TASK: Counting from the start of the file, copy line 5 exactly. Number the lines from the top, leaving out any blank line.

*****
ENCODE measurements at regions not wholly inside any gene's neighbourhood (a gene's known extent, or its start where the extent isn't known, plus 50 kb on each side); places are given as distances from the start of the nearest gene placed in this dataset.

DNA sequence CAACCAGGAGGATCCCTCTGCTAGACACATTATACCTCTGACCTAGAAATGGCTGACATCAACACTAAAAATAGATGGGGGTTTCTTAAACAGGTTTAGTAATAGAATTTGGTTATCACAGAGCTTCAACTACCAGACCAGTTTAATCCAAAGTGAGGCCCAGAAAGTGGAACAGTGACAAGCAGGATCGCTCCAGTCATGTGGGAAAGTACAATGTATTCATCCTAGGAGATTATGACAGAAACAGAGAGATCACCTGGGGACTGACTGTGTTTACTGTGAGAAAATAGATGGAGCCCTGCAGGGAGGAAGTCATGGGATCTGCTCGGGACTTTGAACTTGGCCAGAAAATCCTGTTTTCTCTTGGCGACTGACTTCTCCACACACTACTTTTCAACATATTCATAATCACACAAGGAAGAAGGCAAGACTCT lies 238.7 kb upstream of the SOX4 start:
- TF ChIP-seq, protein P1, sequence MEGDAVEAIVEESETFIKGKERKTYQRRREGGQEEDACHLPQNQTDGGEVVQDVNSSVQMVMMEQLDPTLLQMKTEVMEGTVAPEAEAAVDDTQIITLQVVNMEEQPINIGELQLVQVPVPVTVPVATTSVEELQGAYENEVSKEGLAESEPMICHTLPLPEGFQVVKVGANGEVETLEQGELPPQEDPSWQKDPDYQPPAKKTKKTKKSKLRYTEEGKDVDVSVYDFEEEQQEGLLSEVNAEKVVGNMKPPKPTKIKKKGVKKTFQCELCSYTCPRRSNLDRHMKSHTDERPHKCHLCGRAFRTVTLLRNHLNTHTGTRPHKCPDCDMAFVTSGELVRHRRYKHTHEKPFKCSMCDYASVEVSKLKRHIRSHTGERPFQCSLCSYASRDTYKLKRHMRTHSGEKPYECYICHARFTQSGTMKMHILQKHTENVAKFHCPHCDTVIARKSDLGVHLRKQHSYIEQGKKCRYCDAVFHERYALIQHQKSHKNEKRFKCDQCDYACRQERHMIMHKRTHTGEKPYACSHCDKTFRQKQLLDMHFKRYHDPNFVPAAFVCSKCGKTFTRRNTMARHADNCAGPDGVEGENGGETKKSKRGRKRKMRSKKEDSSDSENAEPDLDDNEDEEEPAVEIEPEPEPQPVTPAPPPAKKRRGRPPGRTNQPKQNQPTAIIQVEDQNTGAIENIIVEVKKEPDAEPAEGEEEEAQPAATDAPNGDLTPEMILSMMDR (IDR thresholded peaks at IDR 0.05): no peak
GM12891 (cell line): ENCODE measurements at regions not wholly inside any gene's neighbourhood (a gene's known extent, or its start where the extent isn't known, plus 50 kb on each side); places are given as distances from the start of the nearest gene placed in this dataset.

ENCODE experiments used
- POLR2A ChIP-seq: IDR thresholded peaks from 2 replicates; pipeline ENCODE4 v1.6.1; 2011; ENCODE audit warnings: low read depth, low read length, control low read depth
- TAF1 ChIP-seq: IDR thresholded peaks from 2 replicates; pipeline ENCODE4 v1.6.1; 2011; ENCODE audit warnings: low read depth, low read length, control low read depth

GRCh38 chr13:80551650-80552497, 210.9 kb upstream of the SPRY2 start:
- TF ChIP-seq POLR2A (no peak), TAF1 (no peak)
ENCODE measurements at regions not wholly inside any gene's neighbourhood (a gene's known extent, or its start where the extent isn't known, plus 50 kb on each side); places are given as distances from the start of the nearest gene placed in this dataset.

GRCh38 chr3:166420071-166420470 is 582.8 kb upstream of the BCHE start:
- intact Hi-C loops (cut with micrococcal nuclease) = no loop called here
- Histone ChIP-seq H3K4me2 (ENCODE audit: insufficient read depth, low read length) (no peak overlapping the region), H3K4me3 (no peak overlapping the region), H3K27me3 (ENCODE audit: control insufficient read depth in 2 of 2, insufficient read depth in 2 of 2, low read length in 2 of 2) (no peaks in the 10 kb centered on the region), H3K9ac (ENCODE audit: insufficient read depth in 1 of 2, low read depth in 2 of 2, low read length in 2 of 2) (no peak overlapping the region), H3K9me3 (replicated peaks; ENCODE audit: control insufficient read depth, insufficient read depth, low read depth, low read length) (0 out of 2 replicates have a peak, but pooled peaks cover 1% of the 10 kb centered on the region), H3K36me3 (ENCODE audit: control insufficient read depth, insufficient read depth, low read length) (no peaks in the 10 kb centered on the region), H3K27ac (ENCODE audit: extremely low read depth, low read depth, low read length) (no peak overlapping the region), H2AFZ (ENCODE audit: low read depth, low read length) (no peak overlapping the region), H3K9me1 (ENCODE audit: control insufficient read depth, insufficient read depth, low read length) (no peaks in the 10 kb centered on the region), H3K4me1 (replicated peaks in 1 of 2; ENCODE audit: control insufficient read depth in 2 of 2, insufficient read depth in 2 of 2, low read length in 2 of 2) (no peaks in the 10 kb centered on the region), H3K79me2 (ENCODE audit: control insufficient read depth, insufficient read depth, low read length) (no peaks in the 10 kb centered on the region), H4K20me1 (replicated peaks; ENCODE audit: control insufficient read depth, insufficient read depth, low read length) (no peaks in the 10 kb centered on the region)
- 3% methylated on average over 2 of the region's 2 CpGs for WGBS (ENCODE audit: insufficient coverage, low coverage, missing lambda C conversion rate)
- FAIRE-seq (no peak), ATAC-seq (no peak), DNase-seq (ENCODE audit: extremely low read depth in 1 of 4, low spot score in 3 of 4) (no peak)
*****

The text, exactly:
ENCODE experiments used